Tag Archives: Amelie Nothomb

Strike Your Heart by Amélie Nothomb. Translated from the French by Alison Anderson

Strike Your Heart by Amélie NothombTitle: Strike Your Heart
Author: Amélie Nothomb
Translated from the French by Alison Anderson
Publisher: Europa Editions
ISBN: 978-1609454852
Genre: Mothers and Children, Literary Fiction, Women’s Fiction,
Pages: 135
Source: Publisher
Rating: 5 stars

I am still reeling under the influence of Strike Your Heart by Amélie Nothomb. It is a short novel (could have been a novella if fifteen pages shorter) but the impact it has is tremendous. What a book! What a treat! And yet, it will drain you emotionally – of almost everything you possess – of course temporarily but it will.

Do not be fooled by its size. 135 pages pack a lot more what 350 pages cannot in most novels. This one is a firecracker and how! While I was reading it initially, I thought it was modelled after Madame Bovary and some of it sure was, but it was only in the first couple of twenty pages or so and then the similarity ended.

The book is about Diane but first let’s talk about Diane’s mother Marie, the one with whom it all begins. Marie who had to marry early on and give birth to Diane when she was just twenty. There is no bond between mother and daughter. Marie can’t bear to see her daughter. Diane does what she can to gain approval of her mother. Diane’s father Olivier is merely a spectator. With two more siblings, Diane’s love for her mother doesn’t diminish, till she sees her smothering her sister Célia and decides to step back and live with her maternal grandparents (there is a lot more that happens which I cannot say for now, because spoilers).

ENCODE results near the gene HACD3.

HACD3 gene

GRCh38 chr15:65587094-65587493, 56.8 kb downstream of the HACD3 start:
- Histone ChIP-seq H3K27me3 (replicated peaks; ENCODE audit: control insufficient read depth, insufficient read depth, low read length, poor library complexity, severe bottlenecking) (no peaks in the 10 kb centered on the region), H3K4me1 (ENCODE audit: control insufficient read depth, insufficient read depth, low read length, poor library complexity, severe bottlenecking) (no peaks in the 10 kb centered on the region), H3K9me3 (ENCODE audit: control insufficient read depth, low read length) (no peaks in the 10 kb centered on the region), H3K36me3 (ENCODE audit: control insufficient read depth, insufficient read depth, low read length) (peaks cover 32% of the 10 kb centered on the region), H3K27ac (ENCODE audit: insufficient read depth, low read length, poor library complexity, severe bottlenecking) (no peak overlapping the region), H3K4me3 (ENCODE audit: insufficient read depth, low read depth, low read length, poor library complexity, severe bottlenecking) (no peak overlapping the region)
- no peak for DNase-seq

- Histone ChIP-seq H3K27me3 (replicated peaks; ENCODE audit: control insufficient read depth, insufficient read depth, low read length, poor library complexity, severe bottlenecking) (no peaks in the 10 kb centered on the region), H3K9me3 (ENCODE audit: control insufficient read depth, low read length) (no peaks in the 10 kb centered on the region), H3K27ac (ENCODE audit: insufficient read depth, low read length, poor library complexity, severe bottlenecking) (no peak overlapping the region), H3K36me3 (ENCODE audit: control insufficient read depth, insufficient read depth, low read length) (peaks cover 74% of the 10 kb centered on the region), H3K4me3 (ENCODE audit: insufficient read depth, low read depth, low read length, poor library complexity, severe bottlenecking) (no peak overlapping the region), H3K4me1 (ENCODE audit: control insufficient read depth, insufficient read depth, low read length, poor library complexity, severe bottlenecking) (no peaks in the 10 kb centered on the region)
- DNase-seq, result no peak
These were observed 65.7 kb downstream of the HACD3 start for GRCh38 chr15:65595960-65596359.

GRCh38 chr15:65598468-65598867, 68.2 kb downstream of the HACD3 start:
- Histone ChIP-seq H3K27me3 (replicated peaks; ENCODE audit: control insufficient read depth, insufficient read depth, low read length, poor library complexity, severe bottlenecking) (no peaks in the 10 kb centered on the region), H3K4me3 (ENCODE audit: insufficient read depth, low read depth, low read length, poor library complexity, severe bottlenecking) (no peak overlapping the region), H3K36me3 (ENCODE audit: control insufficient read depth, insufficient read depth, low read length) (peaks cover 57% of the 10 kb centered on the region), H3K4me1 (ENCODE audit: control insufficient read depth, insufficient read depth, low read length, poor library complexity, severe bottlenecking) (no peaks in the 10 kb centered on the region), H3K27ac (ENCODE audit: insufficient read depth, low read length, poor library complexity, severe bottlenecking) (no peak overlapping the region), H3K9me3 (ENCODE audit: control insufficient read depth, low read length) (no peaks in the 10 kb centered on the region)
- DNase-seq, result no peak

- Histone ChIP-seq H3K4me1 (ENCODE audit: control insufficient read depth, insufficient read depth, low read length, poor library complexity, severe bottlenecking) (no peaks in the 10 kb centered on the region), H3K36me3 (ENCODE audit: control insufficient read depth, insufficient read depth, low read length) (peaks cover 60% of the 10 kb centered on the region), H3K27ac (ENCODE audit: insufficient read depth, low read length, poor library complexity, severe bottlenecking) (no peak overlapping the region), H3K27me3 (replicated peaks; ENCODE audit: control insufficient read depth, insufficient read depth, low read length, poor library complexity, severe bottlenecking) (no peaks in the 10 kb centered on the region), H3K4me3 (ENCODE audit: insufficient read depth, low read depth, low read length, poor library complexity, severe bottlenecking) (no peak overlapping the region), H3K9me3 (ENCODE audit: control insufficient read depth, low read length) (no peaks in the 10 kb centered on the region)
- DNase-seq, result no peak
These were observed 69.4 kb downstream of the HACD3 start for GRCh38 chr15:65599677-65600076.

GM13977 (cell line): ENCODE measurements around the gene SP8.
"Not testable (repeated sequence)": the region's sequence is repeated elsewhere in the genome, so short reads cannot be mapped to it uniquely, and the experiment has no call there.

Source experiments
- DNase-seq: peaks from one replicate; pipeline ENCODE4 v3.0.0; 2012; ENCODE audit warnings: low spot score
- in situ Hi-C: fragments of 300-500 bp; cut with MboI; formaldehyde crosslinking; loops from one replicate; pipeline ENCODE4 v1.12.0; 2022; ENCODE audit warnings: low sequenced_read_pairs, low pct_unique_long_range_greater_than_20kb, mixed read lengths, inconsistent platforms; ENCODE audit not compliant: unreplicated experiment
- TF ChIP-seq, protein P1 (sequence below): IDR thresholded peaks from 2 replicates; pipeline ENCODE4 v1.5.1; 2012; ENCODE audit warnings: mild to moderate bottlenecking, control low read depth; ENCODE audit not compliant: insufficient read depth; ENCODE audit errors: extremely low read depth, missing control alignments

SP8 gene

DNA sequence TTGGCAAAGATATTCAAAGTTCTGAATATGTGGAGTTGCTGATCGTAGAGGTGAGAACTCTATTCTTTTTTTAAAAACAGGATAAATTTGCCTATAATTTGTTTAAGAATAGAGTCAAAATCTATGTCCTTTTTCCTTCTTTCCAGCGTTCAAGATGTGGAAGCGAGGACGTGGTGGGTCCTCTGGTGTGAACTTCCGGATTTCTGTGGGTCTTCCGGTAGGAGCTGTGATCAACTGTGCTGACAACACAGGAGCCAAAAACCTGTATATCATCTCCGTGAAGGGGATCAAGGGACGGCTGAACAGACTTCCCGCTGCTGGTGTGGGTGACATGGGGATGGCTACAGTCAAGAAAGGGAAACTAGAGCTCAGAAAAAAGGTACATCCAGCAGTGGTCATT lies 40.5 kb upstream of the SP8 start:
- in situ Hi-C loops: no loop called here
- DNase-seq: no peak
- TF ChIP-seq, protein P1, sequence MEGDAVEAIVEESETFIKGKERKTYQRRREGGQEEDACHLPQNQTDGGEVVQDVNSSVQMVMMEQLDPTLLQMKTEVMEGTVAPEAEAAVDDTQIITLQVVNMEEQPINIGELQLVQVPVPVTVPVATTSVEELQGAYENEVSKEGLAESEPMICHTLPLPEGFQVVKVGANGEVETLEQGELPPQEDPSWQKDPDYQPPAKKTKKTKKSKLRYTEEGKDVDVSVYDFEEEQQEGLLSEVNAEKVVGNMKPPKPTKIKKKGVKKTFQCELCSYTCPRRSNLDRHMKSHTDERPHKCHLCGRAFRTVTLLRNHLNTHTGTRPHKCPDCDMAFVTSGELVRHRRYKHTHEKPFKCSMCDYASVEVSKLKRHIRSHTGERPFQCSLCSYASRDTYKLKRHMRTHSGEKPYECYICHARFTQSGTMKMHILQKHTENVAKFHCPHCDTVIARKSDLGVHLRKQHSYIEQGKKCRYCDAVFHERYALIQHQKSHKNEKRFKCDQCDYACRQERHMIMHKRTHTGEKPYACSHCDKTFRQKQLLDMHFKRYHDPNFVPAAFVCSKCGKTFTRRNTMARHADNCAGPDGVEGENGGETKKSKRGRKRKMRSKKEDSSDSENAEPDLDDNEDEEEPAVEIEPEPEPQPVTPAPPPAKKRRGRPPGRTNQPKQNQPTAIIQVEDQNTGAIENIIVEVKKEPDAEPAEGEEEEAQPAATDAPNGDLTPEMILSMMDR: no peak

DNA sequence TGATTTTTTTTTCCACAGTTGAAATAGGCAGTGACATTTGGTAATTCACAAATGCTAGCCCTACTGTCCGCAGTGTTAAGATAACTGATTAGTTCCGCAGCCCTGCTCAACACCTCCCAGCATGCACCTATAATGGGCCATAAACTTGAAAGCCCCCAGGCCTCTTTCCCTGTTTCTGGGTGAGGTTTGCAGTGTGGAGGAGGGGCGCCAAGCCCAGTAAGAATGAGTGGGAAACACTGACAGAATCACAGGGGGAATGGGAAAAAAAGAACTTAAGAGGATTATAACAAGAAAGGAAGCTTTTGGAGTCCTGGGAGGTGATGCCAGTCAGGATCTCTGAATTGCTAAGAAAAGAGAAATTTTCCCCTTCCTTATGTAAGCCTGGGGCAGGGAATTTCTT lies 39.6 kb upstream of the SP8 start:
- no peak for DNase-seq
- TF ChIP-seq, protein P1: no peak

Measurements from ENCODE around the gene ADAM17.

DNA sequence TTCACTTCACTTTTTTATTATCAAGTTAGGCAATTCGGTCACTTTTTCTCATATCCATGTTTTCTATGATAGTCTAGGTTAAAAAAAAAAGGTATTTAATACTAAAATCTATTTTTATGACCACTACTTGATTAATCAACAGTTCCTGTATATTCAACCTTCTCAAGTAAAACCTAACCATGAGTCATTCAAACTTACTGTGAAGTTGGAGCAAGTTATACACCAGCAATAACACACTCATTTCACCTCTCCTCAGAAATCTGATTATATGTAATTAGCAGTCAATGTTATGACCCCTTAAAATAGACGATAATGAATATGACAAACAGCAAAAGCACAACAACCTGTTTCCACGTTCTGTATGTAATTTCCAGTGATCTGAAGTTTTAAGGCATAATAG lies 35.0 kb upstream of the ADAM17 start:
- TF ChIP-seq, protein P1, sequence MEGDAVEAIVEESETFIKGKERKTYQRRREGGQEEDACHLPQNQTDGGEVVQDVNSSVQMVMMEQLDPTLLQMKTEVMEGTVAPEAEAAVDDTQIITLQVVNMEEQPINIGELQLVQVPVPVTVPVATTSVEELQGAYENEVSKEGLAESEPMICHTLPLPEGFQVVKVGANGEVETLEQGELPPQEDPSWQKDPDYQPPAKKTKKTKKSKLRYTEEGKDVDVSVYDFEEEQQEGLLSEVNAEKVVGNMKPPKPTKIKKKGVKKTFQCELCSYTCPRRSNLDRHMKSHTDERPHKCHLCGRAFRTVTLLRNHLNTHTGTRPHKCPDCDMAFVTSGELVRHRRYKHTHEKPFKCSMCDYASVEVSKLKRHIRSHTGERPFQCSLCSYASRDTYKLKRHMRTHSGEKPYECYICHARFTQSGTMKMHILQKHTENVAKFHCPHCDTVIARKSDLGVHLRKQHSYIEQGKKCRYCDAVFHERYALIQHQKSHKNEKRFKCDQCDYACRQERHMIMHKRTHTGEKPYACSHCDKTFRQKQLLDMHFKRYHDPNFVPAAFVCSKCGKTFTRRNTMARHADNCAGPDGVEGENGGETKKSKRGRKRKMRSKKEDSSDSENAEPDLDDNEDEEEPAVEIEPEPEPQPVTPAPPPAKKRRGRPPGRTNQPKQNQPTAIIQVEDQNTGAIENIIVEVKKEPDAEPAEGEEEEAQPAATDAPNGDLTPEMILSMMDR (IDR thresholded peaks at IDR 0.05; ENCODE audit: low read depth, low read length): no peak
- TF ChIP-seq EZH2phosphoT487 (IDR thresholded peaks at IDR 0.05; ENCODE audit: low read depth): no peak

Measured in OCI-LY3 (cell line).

Years pass. Diane wants to pursue her dream of becoming a cardiologist (the heart connect) and at university, she befriends an assistant professor, Olivia. Olivia is strangely similar and yet so different to Marie (which Diane realizes much later). Olivia loves power and wants to feel superior to everyone around her, including her own eight-year-old daughter, Mariel. Diane’s life is thrown into a whirlwind and how it all ends up makes for the rest of the story.

“Strike Your Heart” – the very title comes from the quote by novelist Alfred de Musset, “Strike Your Heart, that is where genius lies”. This is what inspires Diane to take up medicine, this is the core of the book – the intensity of emotions and relationships – comes all from the poor old heart.

Nothomb writes with a force of a tsunami, really. Every word and sentence is not wasted. Nothing is out of place. Nothomb is cruel and yet so gentle all at the same time. She moves at a quick pace and doesn’t manage to lose out on all the essential incidents, lives, moments and the on-goings of almost all characters. Even the ones that are hidden – Diane’s brother Nicolas, her best friend Élisabeth, her father, her grandparents, and even Olivia’s husband and daughter. Nothomb has a role to be played by everyone.

“Strike Your Heart” in so many places feels so autobiographical – like it must have happened to someone the author knew or to her. The translation by Alison Anderson is spot on. She is one of my favourite translators of French to English. The Elegance of the Hedgehog by Muriel Barbery is one such example of her genius translated work. Every line seems that it was meant to be there. No syntax changes and the emotion is perfect.